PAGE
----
Whether you’ve been to Hong Kong a thousand times or have never set foot on this amazing island, you’ll know that there are certain sights that are essential viewing, such as the Peak, the Star Ferry and the Buddha on Lantau. There’s no denying that they are all breath-taking and I try to experience all of them whenever I’m in Hong Kong.
There are also a few other things help sum up the sheer intensity and craziness of living in Hong Kong: here are my favourites:
1. Mid-level escalators
Hong Kong is extremely hilly so naturally in the 1980s, the government decided that it would be helpful to install an outdoor escalator that takes people from the Mid-Levels down to the Central district in the morning. In the afternoons, it’s reversed and takes people up the hill, back home.
It’s absolutely free and a fascinating way to see the city – you can hop on and off and various points amid restaurants, bars and shops. Small son and I spent literally a whole day going up the escalator and then walking back down, through market stalls and the antiques area of Hong Kong.
- Yee Shun Milk Company
This is a Hong Kong delicacy and comprises a chain of shops that sells steamed puddings in a variety of flavours such as chocolate, vanilla, almond milk and papaya. Their trademark offering is the double-skin milk custard pudding but I always have the ginger one as I’m convinced it clears the sinuses! In a place known for its food, I always find that Chinese cuisine lacks in the dessert department, so these little shops feel like a big comfortable hug.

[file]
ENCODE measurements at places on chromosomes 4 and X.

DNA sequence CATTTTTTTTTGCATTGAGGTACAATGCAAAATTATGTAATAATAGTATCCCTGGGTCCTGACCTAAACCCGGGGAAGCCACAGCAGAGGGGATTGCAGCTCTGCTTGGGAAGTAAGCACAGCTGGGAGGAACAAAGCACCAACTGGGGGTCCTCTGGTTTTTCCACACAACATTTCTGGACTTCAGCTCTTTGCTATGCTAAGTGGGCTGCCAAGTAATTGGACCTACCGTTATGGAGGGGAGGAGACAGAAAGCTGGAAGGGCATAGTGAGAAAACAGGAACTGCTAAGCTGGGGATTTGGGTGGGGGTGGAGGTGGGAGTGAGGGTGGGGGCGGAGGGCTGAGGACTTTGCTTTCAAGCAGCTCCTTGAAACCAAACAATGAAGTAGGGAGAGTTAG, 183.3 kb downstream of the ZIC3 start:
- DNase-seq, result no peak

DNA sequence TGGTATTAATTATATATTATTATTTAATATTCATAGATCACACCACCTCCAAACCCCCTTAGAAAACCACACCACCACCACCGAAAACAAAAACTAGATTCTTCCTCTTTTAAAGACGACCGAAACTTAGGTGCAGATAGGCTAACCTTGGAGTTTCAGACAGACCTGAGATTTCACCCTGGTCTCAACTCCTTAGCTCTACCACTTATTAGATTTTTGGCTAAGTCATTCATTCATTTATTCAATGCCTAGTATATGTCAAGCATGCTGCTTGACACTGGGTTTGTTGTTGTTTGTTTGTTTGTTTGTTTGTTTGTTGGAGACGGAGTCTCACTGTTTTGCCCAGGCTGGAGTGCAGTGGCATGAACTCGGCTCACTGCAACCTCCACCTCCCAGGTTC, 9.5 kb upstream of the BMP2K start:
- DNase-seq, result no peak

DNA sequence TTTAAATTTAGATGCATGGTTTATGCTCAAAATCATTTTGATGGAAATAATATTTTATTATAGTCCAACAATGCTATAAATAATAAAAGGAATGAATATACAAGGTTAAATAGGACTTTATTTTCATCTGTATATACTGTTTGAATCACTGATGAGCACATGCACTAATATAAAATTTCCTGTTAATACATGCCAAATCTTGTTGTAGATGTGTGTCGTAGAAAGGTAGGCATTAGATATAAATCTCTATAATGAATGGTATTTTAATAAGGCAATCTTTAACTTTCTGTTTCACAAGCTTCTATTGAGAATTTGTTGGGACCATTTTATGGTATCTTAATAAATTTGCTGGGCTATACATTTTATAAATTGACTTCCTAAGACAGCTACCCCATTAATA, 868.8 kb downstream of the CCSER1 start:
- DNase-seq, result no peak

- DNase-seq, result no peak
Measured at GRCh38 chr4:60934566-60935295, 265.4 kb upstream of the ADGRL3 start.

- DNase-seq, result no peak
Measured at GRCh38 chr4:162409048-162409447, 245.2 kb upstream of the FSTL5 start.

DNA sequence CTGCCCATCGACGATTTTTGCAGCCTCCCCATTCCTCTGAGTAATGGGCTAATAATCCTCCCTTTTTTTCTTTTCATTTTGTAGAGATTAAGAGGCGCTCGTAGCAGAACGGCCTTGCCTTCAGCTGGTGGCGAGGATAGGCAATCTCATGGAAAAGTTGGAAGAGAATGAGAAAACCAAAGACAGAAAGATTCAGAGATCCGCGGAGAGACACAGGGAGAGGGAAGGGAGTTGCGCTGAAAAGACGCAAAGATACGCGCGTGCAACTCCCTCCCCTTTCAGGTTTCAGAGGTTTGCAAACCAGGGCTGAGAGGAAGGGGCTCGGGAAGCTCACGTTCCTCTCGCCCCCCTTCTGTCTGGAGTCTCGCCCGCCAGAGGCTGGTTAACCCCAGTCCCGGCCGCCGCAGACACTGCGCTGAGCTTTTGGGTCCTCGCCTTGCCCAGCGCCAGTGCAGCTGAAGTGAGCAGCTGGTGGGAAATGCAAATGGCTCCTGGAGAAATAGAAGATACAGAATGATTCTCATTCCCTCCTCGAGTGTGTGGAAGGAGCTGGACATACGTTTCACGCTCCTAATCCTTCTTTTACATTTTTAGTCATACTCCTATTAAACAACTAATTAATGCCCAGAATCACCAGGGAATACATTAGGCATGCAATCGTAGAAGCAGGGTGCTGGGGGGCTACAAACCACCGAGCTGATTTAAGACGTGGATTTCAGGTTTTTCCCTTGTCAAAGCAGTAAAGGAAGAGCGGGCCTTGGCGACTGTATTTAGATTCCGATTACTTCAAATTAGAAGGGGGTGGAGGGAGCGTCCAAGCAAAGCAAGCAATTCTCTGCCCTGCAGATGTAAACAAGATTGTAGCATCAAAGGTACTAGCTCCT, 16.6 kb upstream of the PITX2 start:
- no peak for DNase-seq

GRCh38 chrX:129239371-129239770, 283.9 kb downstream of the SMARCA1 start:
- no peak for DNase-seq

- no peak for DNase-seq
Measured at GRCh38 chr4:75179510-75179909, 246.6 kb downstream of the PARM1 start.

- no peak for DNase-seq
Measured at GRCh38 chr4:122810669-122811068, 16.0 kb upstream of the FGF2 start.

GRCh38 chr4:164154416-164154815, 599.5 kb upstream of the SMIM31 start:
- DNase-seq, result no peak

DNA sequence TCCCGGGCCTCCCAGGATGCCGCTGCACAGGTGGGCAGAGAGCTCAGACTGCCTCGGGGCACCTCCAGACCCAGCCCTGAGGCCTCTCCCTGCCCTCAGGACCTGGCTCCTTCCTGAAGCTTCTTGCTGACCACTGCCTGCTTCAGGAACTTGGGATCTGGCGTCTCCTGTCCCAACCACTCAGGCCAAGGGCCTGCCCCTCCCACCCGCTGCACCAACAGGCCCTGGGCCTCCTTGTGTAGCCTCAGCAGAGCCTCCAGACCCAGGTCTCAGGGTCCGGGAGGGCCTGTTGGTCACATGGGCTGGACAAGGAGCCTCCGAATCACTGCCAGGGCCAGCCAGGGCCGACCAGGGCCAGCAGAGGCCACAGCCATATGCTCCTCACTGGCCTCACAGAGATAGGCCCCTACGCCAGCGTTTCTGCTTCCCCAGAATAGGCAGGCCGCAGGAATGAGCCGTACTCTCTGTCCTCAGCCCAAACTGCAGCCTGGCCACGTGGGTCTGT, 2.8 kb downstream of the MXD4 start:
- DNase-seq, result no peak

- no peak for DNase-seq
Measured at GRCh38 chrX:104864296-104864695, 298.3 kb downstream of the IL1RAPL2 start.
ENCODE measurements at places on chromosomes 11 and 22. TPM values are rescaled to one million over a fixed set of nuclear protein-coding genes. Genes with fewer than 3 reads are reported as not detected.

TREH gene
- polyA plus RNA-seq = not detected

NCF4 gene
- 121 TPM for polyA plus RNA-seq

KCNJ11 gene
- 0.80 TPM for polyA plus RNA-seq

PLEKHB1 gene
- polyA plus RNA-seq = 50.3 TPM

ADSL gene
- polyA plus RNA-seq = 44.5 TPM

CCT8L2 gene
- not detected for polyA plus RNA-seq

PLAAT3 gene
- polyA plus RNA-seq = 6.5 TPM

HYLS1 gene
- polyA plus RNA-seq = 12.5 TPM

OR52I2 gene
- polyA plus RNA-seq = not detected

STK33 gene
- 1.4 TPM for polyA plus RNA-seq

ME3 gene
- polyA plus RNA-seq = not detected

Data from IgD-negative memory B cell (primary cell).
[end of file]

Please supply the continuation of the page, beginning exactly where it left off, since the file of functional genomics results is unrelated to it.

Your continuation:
- Tram ride
The cost of the trams shot up recently to HK$ 2.30 (for adults), making this less than 20p for a journey and therefore one of the best value forms of transport in the world. There are six main routes that more or less hug the front of Hong Kong island taking you all the way from Kennedy Town to Shau Kei Wan and you can stop off at Central, Wan Chai or Causeway Bay amongst others, but why not stay on all the way across the island?
While there are a couple of air-conditioned trams, many of them are the old traditional wooden versions that haven’t changed since I was little, making it one of the most authentic experiences in a Hong Kong that is always modern and rapidly changing.
- A swim in an outdoor pool
If you’re staying in a hotel, most of the big names have a roof terrace with scenic swims available. If you’re not, day passes are available from about £50 upwards for a day. However, I don’t mind visiting the municipal pools; most of the outdoor pools are 50m and set amongst tall residential buildings, making it a very scenic form of exercise. My favourite is the one at Lai Chi Kok which costs $17 (which is less than £1.50)
- The beach
As a busy city, it’s easy to forget that Hong Kong has some beautiful beaches, although perhaps not always as clean as they could be. My favourites are Repulse Bay, Lamma and Shek O.
- The Peak
While the tram ride to the Peak is a must-do, don’t forget that there’s also the number six bus that goes up to the Peak which provides a more local experience and is much cheaper. If you close your eyes, it’s not far off a roller coaster ride and the views are incredible. Last time I was there, a group of schoolchildren bagged the front seats on the way up, and then proceeded to stare at their phones for the duration so I got this footage on the way back down again:
Make sure you get there late in the afternoon so you can experience the view as the sky gets dark and the city illuminates – it really is one of the best views in the world. However, at $45 (about £4) for a scoop of ice-cream at the top, I’d recommend taking your own!
Let me know if I’ve forgotten anything! Clearly I need to return!